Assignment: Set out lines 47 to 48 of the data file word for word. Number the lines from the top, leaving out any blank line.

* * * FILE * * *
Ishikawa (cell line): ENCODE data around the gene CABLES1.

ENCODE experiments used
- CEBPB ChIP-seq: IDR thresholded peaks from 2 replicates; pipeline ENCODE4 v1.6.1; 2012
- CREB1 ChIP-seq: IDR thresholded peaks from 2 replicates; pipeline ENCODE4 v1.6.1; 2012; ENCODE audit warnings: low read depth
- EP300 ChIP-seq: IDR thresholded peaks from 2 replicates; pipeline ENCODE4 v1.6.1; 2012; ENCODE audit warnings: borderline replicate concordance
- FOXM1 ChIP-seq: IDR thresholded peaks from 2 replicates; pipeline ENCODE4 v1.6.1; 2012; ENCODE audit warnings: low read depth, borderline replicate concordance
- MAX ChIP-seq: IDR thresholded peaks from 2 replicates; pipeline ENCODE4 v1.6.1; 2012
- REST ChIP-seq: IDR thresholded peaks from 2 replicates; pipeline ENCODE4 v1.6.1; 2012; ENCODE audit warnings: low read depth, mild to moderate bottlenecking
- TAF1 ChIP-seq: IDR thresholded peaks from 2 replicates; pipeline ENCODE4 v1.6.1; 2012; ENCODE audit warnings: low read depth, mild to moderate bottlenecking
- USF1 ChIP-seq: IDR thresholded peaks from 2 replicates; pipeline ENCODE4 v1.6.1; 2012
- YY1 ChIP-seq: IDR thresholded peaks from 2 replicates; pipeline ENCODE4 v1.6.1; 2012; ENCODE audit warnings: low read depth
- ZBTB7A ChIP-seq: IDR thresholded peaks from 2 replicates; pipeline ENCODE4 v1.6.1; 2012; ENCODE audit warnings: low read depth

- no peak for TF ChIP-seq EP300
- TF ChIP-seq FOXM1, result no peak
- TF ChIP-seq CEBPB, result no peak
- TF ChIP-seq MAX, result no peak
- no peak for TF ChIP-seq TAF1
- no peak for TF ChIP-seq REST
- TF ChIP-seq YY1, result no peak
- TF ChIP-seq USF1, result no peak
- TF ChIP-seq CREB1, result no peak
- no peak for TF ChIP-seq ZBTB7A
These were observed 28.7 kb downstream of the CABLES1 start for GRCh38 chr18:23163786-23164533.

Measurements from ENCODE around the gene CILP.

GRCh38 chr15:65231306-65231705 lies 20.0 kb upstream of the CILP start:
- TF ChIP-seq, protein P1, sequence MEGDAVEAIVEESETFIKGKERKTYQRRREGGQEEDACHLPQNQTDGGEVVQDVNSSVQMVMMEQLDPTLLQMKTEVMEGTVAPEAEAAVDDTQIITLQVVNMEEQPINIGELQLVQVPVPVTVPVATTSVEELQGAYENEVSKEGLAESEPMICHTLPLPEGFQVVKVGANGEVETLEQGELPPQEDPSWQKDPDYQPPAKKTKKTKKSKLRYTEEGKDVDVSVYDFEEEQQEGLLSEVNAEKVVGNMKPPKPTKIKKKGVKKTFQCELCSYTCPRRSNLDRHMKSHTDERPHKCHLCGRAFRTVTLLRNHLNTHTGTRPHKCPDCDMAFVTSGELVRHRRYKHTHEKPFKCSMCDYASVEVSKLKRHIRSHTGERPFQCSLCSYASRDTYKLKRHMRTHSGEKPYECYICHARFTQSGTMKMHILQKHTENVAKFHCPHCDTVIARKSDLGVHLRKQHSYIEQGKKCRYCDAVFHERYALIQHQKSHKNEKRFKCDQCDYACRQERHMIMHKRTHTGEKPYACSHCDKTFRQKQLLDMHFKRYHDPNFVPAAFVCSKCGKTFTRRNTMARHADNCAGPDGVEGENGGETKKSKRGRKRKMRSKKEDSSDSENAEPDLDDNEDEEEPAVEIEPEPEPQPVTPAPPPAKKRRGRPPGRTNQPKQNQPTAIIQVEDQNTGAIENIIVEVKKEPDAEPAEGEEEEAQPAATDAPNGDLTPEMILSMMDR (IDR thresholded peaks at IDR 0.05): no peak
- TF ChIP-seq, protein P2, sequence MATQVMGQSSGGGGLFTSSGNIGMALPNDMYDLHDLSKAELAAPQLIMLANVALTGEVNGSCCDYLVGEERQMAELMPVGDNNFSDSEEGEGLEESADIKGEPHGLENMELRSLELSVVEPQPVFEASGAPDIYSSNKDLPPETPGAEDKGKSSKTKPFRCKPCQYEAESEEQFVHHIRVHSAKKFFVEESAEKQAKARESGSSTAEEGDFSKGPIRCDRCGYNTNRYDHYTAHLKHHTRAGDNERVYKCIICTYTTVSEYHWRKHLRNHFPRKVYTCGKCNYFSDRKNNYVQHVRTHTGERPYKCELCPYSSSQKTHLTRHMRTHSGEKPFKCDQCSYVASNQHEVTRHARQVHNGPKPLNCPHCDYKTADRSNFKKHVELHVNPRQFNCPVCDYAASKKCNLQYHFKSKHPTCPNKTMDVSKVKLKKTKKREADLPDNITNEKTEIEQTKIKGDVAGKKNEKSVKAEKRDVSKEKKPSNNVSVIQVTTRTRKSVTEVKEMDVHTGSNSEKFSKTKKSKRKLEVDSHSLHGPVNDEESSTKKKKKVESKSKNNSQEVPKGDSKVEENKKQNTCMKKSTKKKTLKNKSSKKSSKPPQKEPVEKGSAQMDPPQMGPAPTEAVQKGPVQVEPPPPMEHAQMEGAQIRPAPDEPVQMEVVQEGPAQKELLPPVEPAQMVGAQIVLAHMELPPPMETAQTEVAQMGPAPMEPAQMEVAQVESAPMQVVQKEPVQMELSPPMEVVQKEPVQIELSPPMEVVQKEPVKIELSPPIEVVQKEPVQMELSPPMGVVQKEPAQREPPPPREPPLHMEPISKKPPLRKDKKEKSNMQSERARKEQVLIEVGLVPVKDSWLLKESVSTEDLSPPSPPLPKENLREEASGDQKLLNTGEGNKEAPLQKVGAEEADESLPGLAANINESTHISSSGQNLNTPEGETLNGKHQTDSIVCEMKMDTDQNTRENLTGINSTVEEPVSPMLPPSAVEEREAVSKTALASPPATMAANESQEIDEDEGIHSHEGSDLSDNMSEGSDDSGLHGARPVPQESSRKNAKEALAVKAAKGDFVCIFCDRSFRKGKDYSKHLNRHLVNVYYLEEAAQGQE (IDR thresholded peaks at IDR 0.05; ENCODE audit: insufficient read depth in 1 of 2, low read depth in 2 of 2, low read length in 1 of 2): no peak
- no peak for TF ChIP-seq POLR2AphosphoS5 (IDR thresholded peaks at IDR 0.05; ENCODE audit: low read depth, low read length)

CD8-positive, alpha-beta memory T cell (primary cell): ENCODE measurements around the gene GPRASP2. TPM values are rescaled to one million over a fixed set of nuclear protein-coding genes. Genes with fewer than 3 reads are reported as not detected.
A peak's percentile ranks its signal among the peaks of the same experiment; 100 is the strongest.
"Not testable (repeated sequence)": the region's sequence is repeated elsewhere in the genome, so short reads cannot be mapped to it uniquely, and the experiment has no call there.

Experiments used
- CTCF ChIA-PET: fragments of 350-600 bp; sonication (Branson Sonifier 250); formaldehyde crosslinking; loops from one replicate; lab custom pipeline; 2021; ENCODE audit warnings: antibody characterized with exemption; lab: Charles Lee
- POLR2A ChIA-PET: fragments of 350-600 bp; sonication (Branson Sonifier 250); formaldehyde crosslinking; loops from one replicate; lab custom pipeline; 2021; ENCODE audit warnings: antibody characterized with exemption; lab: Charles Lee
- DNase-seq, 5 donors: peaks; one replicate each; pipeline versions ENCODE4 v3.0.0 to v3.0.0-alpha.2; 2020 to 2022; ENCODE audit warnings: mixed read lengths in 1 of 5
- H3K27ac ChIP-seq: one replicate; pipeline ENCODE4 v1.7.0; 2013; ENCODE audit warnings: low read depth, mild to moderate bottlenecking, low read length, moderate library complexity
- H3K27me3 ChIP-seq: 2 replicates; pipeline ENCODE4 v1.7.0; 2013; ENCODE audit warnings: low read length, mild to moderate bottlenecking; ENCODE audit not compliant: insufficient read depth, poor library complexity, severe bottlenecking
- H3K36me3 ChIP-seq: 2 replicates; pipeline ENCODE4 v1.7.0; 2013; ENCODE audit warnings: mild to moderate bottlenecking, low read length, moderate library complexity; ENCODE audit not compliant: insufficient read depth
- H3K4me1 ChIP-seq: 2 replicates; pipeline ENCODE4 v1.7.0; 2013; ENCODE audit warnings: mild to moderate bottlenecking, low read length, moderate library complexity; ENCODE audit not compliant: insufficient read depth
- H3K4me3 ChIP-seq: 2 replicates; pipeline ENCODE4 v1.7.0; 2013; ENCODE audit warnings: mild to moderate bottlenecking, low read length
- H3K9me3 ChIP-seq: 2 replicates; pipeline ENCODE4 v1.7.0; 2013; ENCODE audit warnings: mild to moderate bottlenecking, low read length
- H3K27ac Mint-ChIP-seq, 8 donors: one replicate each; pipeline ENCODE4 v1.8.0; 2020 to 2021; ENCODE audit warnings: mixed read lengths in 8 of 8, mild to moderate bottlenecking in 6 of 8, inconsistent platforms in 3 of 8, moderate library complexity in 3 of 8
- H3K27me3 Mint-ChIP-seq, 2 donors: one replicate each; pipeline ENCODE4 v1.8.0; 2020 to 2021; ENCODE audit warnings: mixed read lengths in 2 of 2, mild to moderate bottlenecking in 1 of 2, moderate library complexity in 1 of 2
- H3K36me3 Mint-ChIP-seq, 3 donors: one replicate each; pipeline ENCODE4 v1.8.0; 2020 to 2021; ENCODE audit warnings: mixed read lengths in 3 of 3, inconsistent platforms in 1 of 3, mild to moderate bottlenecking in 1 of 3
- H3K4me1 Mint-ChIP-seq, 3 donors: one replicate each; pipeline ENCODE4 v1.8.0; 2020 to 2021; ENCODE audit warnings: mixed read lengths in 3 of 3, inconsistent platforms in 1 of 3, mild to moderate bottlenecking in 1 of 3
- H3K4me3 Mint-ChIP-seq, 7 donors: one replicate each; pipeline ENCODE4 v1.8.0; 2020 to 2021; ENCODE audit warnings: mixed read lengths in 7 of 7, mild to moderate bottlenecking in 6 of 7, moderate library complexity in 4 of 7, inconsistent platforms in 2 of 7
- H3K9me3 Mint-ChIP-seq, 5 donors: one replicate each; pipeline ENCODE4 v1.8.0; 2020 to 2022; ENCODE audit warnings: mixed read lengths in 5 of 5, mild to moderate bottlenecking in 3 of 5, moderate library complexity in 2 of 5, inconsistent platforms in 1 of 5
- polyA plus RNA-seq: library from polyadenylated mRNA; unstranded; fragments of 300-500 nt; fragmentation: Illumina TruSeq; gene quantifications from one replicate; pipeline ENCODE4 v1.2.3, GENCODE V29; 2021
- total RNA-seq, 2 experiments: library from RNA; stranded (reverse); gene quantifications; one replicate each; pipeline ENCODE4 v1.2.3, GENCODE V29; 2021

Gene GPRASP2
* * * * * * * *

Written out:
- H3K9me3 Mint-ChIP-seq, 5 donors: one replicate each; pipeline ENCODE4 v1.8.0; 2020 to 2022; ENCODE audit warnings: mixed read lengths in 5 of 5, mild to moderate bottlenecking in 3 of 5, moderate library complexity in 2 of 5, inconsistent platforms in 1 of 5
- polyA plus RNA-seq: library from polyadenylated mRNA; unstranded; fragments of 300-500 nt; fragmentation: Illumina TruSeq; gene quantifications from one replicate; pipeline ENCODE4 v1.2.3, GENCODE V29; 2021